War should be viewed from the perspective of civilians, not the armed forces involved. Start by asking about the conditions of civilians, with the first question being, “Are they under attack by their own government?”
If we want to improve the way things are, we need to understand what is going on – economic determinism, just plain stupidity, limited rationality by everyone doing his best from his own perspective, genuine clash of interests, or what? It is very easy to focus on blaming politicians (and their handlers on Wall St. or wherever) but much more useful to distinguish between those who raped and pillaged because that is exactly what they intended to do and those who got forced into it.
S’il n’y a ni plan ni méthode sensibles dans la politique des hommes de la Révolution, il est d’autant plus difficile à l’historien d’avoir lui-même un plan et une méthode pour le choix des traits qui doivent composer le tableau d’une réalité si changeante et si complexe. [Histoire politique de la revolution francaise.]
Without denying that personality and culture may make a difference at the margins, the violence sweeping the region from Afghanistan to Algeria (call it the “Mideast”) is better understood in structural terms as an example of a complex-adaptive system gone wrong, a political system falling over cliff on which complexity balances and into the abyss of chaos. It is not arguments over religion or ethnicity or personalities but deep structural change that will be required to resolve this conflict.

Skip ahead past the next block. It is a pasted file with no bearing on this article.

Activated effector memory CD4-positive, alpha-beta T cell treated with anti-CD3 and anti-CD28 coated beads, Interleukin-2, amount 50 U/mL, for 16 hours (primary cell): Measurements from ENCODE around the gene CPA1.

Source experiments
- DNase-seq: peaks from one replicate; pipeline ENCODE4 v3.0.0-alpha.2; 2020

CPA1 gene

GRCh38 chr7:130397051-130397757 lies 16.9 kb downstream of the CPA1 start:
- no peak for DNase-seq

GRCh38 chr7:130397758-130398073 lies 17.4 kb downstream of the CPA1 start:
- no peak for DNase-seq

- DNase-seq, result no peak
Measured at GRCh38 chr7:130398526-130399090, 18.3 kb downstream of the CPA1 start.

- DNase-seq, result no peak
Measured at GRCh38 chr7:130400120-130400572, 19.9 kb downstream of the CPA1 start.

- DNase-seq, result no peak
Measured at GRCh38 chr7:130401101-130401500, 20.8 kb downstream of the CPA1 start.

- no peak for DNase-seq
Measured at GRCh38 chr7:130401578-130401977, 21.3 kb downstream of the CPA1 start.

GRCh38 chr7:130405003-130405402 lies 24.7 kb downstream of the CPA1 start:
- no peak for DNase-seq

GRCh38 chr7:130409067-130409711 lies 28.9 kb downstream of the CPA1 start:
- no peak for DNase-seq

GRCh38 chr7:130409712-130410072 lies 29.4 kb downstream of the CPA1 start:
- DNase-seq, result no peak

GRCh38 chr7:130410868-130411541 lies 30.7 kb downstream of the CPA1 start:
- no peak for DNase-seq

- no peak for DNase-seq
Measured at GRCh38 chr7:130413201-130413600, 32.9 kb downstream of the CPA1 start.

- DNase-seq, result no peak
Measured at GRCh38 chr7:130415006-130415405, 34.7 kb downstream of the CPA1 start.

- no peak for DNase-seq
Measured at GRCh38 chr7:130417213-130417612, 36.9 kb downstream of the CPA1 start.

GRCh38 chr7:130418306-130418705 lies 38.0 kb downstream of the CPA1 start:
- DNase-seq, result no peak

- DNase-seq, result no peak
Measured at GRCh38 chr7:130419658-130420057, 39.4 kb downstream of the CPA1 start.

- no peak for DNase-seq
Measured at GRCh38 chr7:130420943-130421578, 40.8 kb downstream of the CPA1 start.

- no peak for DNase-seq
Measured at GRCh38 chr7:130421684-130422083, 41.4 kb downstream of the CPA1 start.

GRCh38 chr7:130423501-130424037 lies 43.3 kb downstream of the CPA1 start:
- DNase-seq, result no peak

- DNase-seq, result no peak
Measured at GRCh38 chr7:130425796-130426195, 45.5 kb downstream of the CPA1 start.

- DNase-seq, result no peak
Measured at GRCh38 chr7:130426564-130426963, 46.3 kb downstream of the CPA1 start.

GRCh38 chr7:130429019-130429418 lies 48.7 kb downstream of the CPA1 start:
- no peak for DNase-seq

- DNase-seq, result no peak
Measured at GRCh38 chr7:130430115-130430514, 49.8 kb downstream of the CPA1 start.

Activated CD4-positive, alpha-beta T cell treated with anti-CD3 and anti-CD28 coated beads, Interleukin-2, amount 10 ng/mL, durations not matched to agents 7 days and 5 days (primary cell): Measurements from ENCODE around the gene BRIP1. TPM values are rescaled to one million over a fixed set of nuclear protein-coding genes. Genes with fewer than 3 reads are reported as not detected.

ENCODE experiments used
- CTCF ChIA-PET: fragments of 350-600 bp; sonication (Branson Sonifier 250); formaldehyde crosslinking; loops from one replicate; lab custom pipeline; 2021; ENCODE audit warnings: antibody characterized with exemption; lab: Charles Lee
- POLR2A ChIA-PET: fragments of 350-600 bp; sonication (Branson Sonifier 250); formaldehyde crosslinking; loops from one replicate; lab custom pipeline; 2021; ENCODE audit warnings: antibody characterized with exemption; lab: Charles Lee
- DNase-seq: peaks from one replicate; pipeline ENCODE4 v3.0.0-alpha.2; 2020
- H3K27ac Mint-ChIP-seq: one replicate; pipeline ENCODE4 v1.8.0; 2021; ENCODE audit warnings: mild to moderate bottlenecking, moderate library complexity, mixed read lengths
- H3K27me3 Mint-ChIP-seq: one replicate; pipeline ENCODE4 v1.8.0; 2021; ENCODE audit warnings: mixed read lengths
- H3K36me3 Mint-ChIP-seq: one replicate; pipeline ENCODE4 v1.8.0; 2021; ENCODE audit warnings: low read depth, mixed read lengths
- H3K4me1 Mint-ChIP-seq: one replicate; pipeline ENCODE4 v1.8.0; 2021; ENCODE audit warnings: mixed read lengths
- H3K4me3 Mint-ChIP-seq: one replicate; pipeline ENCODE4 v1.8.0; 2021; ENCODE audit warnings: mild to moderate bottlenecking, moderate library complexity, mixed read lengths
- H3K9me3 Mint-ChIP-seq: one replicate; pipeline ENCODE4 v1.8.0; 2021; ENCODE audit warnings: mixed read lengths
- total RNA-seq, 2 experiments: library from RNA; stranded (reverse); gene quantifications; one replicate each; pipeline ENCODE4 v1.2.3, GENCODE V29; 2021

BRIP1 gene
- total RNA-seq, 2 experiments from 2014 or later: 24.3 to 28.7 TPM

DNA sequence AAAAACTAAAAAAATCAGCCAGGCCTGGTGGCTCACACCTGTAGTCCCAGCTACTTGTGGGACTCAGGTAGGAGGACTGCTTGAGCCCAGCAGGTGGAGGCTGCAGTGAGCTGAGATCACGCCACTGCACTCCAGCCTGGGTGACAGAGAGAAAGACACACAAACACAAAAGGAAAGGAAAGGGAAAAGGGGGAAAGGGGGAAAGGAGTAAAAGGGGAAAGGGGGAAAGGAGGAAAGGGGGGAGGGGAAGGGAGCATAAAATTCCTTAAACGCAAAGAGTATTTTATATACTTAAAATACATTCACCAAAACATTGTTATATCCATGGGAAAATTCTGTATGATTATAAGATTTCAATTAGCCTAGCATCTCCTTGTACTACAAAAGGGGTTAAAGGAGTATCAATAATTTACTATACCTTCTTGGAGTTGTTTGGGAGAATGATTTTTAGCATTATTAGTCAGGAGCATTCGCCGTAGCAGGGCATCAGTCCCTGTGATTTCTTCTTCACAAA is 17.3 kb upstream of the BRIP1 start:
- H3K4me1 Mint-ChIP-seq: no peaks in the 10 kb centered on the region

We Westerners, in the smug comfort of our technological complexity (which must surely equate to ‘superiority’ but whose inherent fatal flaw of resting on the quicksand of environmental degradation and cultural-historical blindness) cannot solve the international problems we face because we insist on rejecting our role in creating those problems.
The sordid details of the national financial crisis of 2008 (and continuing) caused by an utterly corrupted financial/political elite manipulating millions of greedy suckers should now be well understood, in its broad meaning, to all: Washington coddled, protected, rewarded the billionaires by stealing a nearly infinite amount of cold cash from everyone else. (If you still have not read a single book about the moral corruption that powered this theft of your money, Michael Lewis’ The Big Short is a brilliant and brilliantly entertaining place to start.)